John Paul II’s mother chose life after her doctor advised an abortion

Young Karol Wojtyla as a toddler with his parents Carolus and Emilia Wojtyla

Over one hundred years ago on May 18, Emilia Wojtyla gave birth to her second son, Karol, after a difficult and life-threatening pregnancy. The child would grow up to be St. John Paul II.

In a new book published in Poland, Milena Kindziuk describes how St. John Paul II’s mother was advised to get an abortion.

“She had to choose between her own life and that of the baby she was carrying, but her deep faith did not allow Emilia to choose abortion,” Kindziuk said in an interview with ACI Stampa.

“Deep in her heart she had to be ready to make this sacrifice for the baby she was carrying,” she said.

In her book, “Emilia and Karol Wojtyla. Parents of St. John Paul II,” Kindziuk cites the testimony of a midwife, Tatarowa, and the reports of her two friends, Helena Szczepańska and Maria Kaczorowa, as well as the memories of other Wadowice residents. She said that these showed that Emilia Wojtyla was depressed by the insistence of her first doctor, Dr. Jan Moskała, that she have an abortion.

She said that Emilia and Karol Wojtyla “made a bold decision that, regardless of everything, their conceived baby was to be born. And so they started looking for another doctor.”

They ultimately chose Dr. Samuel Taub, a Jewish doctor from Krakow, who had moved to Wadowice after the First World War.

“Emilia’s friends have kept memories of that visit. The doctor confirmed that there was a risk of complications during childbirth, including Emilia’s death. However, he did not suggest an abortion,” Kindziuk said.

“Emilia had a bad pregnancy: she spent most of her time lying down and still had less strength than usual,” she said. “In this situation, Dr. Taub recommended the woman to lie down, rest often and feed herself very well.”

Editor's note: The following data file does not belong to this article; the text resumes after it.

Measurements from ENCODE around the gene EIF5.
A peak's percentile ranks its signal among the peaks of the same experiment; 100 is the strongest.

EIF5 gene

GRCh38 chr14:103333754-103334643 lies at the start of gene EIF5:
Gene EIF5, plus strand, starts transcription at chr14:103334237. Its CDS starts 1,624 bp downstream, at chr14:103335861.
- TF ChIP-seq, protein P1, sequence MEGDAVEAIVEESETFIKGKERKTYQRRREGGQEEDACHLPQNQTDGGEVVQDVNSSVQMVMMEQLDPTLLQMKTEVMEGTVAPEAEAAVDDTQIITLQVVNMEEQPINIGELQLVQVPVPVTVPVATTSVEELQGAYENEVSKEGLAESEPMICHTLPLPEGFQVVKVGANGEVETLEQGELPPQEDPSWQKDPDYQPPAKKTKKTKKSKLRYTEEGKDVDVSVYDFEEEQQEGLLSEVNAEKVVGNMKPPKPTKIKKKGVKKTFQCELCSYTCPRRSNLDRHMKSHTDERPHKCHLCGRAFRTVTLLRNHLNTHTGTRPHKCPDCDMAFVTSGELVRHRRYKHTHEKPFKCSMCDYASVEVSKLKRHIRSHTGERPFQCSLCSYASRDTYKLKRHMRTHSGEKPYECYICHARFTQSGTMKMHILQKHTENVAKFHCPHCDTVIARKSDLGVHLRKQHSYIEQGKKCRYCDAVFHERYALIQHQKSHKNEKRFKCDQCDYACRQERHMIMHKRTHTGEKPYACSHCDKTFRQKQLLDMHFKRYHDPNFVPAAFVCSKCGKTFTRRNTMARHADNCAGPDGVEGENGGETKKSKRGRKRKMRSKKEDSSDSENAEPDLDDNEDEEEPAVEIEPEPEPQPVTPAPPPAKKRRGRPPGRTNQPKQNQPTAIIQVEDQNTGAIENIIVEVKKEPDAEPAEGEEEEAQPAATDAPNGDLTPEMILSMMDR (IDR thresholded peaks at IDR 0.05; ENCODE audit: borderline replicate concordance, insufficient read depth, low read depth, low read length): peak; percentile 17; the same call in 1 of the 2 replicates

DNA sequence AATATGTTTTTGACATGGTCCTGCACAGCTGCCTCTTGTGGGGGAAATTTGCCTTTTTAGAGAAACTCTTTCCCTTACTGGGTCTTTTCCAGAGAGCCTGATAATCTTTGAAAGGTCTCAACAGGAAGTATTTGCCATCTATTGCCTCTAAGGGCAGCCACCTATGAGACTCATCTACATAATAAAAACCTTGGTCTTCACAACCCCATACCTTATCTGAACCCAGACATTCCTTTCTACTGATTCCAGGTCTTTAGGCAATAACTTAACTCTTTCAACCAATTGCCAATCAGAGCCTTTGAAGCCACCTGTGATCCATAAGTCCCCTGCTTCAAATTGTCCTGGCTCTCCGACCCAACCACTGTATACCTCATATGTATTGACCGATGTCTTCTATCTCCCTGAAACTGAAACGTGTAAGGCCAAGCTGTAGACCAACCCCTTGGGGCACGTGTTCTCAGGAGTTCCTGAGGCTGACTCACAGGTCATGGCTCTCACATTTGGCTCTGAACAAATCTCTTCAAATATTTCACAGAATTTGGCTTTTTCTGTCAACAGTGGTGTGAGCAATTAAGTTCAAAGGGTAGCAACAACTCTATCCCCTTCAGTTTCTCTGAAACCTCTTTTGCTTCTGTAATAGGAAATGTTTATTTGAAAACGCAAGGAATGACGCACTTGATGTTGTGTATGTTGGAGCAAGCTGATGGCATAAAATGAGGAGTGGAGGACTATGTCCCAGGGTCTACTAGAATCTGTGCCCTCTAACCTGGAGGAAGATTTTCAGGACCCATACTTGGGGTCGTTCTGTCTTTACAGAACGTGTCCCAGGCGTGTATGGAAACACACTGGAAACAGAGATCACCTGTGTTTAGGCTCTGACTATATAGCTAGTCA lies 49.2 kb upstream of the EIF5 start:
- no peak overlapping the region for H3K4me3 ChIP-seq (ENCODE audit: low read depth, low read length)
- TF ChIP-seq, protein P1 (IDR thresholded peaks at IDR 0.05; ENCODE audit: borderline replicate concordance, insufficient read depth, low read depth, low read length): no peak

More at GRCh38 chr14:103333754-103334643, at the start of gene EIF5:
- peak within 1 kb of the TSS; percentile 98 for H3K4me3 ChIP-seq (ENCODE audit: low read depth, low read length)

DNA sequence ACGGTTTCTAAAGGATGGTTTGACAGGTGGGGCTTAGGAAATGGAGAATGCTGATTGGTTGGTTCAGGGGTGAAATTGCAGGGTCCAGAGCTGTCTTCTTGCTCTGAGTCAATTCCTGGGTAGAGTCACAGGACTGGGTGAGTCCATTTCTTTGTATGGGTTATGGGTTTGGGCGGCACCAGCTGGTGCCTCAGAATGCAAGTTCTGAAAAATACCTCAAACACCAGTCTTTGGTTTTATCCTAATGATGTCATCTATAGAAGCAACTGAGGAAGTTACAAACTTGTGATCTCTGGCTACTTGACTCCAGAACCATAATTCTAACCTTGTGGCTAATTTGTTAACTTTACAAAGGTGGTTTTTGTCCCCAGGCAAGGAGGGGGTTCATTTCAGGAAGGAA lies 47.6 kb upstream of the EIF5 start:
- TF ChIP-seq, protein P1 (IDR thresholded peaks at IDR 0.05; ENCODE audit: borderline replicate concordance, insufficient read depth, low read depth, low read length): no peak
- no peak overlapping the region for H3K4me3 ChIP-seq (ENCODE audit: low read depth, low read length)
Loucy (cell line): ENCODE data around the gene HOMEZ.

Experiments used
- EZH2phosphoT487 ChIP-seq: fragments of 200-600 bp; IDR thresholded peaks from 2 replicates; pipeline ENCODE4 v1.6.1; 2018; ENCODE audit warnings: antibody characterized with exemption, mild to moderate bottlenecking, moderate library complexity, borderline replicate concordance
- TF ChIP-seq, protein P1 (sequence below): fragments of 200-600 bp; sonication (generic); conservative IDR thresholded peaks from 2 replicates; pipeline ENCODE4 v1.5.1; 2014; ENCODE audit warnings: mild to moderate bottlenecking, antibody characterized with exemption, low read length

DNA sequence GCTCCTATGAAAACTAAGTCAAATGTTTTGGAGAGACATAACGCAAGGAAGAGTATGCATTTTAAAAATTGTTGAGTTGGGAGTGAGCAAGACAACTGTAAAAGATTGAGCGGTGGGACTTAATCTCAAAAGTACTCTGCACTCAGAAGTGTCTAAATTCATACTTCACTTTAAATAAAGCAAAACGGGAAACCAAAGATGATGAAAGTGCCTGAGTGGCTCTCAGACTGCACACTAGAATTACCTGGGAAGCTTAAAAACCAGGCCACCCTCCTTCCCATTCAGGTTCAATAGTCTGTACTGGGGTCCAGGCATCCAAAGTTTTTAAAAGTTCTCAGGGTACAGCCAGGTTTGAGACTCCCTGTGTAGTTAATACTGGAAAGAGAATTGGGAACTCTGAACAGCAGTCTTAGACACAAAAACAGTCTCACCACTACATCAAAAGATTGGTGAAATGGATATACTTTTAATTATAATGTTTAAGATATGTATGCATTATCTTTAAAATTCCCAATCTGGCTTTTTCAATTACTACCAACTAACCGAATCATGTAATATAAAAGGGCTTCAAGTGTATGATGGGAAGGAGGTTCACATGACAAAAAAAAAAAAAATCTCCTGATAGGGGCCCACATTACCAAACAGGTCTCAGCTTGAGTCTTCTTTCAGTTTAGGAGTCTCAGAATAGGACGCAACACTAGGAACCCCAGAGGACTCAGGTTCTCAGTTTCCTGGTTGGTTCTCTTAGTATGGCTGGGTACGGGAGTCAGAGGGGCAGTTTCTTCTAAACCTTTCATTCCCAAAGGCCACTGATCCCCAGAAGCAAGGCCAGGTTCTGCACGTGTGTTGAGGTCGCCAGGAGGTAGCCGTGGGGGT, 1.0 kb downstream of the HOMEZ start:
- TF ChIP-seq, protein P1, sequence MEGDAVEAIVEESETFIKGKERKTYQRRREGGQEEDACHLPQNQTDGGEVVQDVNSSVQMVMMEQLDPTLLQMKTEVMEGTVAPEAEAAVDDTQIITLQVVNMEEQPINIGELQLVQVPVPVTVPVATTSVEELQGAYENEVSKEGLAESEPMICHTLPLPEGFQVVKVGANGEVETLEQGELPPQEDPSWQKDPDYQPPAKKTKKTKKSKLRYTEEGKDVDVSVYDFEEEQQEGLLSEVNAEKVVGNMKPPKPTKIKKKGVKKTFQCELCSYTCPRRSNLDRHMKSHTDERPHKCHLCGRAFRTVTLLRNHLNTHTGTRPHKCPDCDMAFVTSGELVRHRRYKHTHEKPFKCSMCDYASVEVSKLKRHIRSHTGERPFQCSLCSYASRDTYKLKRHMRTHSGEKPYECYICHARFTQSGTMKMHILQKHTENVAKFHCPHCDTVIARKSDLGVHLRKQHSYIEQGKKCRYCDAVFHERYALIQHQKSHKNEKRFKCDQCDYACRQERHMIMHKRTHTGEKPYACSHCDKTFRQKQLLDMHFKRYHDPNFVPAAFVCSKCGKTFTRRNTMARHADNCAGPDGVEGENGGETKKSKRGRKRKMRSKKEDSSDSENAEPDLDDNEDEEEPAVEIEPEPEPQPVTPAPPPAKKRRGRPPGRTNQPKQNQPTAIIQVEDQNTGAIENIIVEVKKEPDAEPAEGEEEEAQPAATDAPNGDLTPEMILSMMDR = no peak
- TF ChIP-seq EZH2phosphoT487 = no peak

On the day of the birth, May 18, 1920, “Emilia lay in her apartment in Kościelna street, in the living room … in the presence of a midwife,” Kindziuk explained.

At the same time Karol Sr. and their 13-year-old son Edmund had gone out around 5 p.m. to participate in the prayer of the Divine Office in the parish church across the street where they sang the Litany of Loreto, she added.

“We know from the messages that Emilia asked the midwife to open the window: she wanted the first sound her son could hear to be a song in honor of Mary. In short, Emilia Wojtyla gave birth to her son, listening to the song of the Litany of Loreto,” she said.

St. John Paul II also told his personal secretary Stanislaw Dziwisz that he was born to the litany in honor of the Mother of God, she said, adding that he was elected pope at the same time of day that he was born.

The sainthood causes of St. John Paul II’s parents were formally opened in Poland in May. Karol, a Polish Army lieutenant, and Emilia, a school teacher, were married in Krakow Feb. 10, 1906. The Catholic couple gave birth to three children: Edmund in 1906; Olga, who died shortly after her birth; and Karol in 1920.

Before she died of a heart attack and liver failure in 1929, Emilia was a staple of faith for the household. At the time of her death, the young Karol Wojtyla was a month away from his ninth birthday.

This article was originally published on CNA on May 18, 2020.

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2 Responses to John Paul II’s mother chose life after her doctor advised an abortion

  1. Nicholas Hinde says:

    The biggest surprise is that abortion was possible in Poland in 1920

    Like

  2. joel3131 says:

    I was shocked about that too Nicholas, but found the following information on Wikipedia:

    Until 1932, abortion was banned in Poland without any exceptions (although an abortion performed in order to save pregnant woman’s life in absence of any other means to do so, might have been unenforced, as an act of necessity). In that year, the new Penal Code legalised abortion only when there were medical reasons and, for the first time in Europe, when the pregnancy resulted from a criminal act.[8] Except during the German occupation during the Second World War, this law was in effect from 1932 to 1956. In Nazi Germany, which included territories of Poland 1939–1945, the law allowing unlimited abortions by Polish women was in force since March 9, 1943. This was the only time in the history of Poland, when abortion was legal on request, but in fact, abortion for Poles was often forced by Nazis, especially in German concentration camps as Waltrop-Holthausen and Ravensbrück.[9]

    https://en.wikipedia.org/wiki/Abortion_in_Poland

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